The Magic Walking Stick – eBook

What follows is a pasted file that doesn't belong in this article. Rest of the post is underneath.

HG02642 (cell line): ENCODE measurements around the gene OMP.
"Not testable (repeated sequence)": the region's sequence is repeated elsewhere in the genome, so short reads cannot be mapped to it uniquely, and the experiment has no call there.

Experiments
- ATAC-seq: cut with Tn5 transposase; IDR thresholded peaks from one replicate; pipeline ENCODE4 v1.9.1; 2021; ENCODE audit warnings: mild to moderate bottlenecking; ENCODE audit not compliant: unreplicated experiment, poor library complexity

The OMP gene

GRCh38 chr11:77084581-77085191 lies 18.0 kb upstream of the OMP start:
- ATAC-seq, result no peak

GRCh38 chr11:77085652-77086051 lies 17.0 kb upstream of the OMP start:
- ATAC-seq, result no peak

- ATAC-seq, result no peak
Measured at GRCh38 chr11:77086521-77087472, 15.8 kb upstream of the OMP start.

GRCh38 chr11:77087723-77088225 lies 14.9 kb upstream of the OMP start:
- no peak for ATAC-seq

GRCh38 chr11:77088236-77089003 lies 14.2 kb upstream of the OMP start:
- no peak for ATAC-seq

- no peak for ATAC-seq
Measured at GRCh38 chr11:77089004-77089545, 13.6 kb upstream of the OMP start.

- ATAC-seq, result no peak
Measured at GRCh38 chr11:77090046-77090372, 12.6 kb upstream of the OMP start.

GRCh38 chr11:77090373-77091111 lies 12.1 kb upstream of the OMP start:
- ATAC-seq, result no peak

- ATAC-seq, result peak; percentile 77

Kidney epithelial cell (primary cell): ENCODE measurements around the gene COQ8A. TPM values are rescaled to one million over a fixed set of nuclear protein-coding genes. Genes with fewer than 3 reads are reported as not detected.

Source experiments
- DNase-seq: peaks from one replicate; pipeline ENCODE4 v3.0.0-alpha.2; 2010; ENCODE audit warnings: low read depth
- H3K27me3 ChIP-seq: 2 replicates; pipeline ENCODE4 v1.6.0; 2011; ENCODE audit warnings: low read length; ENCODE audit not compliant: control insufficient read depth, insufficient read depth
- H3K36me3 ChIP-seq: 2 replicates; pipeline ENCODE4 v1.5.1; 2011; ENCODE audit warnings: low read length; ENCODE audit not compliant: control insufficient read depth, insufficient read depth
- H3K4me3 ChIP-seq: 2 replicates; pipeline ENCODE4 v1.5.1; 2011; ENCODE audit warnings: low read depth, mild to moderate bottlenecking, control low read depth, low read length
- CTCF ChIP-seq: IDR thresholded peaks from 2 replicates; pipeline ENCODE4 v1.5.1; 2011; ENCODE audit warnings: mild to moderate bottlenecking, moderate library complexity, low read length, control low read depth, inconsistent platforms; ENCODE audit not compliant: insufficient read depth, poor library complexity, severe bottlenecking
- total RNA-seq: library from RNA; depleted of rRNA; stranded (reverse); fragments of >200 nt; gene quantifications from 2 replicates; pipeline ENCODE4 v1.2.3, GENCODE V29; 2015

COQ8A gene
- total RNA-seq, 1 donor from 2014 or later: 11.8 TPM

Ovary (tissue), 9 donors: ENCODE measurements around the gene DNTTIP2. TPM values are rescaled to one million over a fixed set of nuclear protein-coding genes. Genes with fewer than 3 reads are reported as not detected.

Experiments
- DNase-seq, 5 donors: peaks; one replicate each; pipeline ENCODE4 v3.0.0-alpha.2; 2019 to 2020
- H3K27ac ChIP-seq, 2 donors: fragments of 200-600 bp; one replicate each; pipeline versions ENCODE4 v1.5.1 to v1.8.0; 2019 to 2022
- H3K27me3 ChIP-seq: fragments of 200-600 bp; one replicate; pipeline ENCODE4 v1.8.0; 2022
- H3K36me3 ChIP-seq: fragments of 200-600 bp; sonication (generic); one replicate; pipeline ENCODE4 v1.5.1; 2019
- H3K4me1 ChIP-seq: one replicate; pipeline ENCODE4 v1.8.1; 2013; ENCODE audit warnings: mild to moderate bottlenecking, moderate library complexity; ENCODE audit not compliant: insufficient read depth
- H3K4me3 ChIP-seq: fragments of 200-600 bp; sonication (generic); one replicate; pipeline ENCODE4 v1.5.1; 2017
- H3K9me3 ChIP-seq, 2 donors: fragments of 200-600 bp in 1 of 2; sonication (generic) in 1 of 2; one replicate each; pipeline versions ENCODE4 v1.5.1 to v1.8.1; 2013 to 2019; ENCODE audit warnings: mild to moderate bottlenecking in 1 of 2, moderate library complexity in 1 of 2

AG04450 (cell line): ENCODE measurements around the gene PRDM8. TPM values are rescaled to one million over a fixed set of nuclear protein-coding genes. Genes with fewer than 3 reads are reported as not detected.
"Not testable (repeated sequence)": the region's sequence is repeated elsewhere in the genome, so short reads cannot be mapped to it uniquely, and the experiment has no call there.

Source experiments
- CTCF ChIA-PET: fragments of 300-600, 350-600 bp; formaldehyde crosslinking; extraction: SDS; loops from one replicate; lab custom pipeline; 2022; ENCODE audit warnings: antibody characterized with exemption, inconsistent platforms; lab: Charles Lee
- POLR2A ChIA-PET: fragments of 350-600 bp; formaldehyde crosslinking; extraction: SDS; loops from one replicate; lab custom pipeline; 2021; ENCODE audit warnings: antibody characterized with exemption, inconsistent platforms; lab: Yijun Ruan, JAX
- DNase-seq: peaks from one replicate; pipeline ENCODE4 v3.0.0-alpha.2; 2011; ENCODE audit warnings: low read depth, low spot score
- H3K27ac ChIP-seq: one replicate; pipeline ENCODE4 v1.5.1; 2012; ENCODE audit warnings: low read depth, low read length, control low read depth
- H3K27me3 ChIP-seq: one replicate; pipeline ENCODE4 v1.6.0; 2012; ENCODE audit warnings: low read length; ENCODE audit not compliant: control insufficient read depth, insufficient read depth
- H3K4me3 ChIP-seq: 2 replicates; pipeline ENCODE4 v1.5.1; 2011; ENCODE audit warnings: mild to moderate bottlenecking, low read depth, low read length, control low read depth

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WHEN Bill came back for longleave that autumn half, he had before him a complicated programme of entertainment. Thomas, the keeper, whom he revered more than anyone else in the world, was to take him in the afternoon to try for a duck in the big marsh called Alemoor. In the evening Hallowe’en was to be celebrated in the nursery with his small brother Peter, and he was to be permitted to come down to dinner, and to sit up afterwards until ten o’clock. Next day, which was Sunday, would be devoted to wandering about with Peter, hearing from him all the appetising home news, and pouring into his greedy ears the gossip of the foreign world of school. On Monday morning, after a walk with the dogs, he was to motor to London, lunch with Aunt Alice, and then, after a noble tea, return to school in time for lockup.This seemed to Bill to be all that could be desired in the way of excitement. But he did not know just how exciting that longleave was destined to be.The first shadow of a cloud appeared after luncheon, when he had changed into knickerbockers and Thomas and the dogs were waiting by the gunroom door. Bill could not find his own proper stick. It was a long hazel staff, given him by the second stalker at Glenmore the year beforea staff rather taller than Bill, a glossy hazel, with a shapely polished crook, and without a ferrule, like all good stalkingsticks.He hunted for it high and low, but it could not be found. Without it in his hand Bill felt that the expedition lacked something vital, and he was not prepared to take instead one of his father’s shootingsticks, as Groves, the butler, recommended. Nor would he accept a knobbly cane proffered by Peter. Feeling a little aggrieved and imperfectly equipped, he rushed out to join Thomas. He would cut himself an ashplant in the first hedge.In the first halfmile he met two magpies, and this should have told him that something was going to happen. It is right to take off your cap to a single magpie, or to three, or to five, but never to an even number, for an even number means mischief. But Bill, looking out for ashplants, was heedless, and had uncovered his head before he remembered the rule.


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